Set on the shores of Hudson Bay, right in the middle of a migratory route—from forest, to tundra, to sea—Churchill has earned its nickname, Polar Bear Capital of the World. Every year, during the autumn “polar bear season”, visitors from across the globe descend on this tiny, subarctic village where the bears outnumber the residents (1,000 local polar bears, according to some estimates to just 899 people).
But while these furry, four-legged, ferocious creatures (they may look cute, but they are bears) are worth the trip, there’s so much else to do in this town of the great white north—trust me, I’ve done it all.
Mighty Polar Bears
Going for a hike in the wilderness near the untamed coast in a place that’s home to the world’s largest land-based carnivore will get you up close and personal with everything that makes this place special (important note: do not walk alone!). As I go out with my guide, Paul, who has a rifle slung over his shoulder, he points out local wildflowers and explains the unique ecosystem of this northern corner of Manitoba, where boreal forest meets tundra.
Quickly, we spot an arctic fox who doesn’t give us a second look, happily sunning himself on a rock. And then—two bears, a mother and a cub, about 70 metres away. “See how they just appear?” Paul says, advising me to stand still and let them make the next move. They don’t hesitate, walking away from us. The two disappear just beyond a pile of grey Precambrian rock—the oldest on Earth, and we catch one more glimpse of them a moment later, moving much faster than us, heading toward the Bay.
You’ll hear them before you see them, swimming during “beluga whale season” in the summer, when these ocean mammals come here to spawn. Donning a thick Arctic wetsuit and riding out in a zodiac with a company called Sea North Tours, I’m quickly floating in the freezing green-blue water, where the Churchill River meets the mighty Hudson.
In our boat we wait, listen, and a moment later, first faint, then stronger, hear them. Through their high-pitched, slightly alien “song”, the belugas, as big as compact cars, communicate with each other. I imagine they’re talking about me, and maybe that’s true, because a few moments later I spot one, faint in the murk, then some more, clearer, closer. Finally, the friendliest among them, huge and seemingly smiling, churns the water just beyond arm’s reach, flipping to make eye contact before disappearing again, down the river.
Prince of Wales Fort
While remote, European exploration began very early in this corner of Canada. In 1717, the Hudson’s Bay Company constructed a fort on the banks of the Churchill River, which was improved to an impressive stone structure built in a Vauban star pattern—the Prince of Wales Fort. It still stands, now a National Historic Site of Canada. Parks Canada conducts tours there, taking visitors back to a time when hundreds of First Nations people traded here, while showing the (often unprepared) Europeans how to live off the land. I walk its ramparts, bristled with dozens of cannons, and try to imagine when this place was pulsed with life and commerce.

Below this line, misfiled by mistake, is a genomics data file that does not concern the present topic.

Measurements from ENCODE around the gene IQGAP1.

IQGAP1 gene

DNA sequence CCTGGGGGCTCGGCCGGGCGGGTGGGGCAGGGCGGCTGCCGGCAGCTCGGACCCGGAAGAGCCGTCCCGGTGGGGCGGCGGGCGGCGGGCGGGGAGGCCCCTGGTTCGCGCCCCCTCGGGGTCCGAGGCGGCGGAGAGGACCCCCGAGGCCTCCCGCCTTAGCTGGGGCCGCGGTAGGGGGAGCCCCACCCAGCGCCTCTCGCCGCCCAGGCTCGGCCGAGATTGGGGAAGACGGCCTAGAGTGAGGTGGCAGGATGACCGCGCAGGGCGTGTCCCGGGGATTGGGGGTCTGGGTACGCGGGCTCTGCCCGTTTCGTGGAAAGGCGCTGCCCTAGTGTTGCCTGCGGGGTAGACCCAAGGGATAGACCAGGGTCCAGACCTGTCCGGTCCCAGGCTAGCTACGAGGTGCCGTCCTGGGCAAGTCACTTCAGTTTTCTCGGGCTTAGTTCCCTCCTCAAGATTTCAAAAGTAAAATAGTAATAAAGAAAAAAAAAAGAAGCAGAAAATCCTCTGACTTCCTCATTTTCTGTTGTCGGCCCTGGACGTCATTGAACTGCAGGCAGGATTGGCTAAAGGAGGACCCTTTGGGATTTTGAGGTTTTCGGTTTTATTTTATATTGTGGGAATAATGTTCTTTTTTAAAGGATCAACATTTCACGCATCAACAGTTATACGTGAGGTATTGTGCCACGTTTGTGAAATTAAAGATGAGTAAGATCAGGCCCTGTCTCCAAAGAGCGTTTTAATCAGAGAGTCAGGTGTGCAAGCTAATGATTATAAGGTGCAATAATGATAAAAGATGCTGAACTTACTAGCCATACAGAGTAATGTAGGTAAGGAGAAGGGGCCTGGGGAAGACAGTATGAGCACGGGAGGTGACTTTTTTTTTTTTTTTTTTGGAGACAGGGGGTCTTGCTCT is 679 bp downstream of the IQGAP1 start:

Northern Lights in Churchill
While scarce during the warmer months—when evenings are very long, and days can have as much as 18 hours of sunlight—the Aurora Borealis are often visible in the skies during fall, winter and spring. You’ll find plenty of viewing options around town, from the heated dome and observation deck at the Churchill Northern Studies Centre, to Tundra Buggies and the glass-roofed Aurora Pod. Or, sometimes, like me, you can just step out the door of your motel, look to the sky, and see that awe-inspiring, pulsing green wave from the heavens.
Seal River Heritage Lodge
Located on the shores of Hudson Bay, 30 minutes north of Churchill by small plane, Seal River Heritage Lodge is right in the heart of the action. One of National Geographic’s Unique Lodges of the World, it’s ringed by heavy fencing—meaning you can spot some of the hundreds of bears that walk by on their way to the bay from close but safe proximity inches away on the other side of the fence, or from the broad windows of the lodge, while you eat breakfast or sit fireside.
But it’s even better to get out there on the tundra, where guides trained in bear behaviour take guests for walks among the wild polar bears. On my visit, a massive male bear spotted our small group, turned, and started back toward us—a heart-stopping sight, his massive claws propelling him steadily, soundlessly toward us. “That’s close enough!” our lead guide, Derek, calls to the bear, steadily, firmly, before the massive beast finally changes course, walking away to our right, before settling some distance away.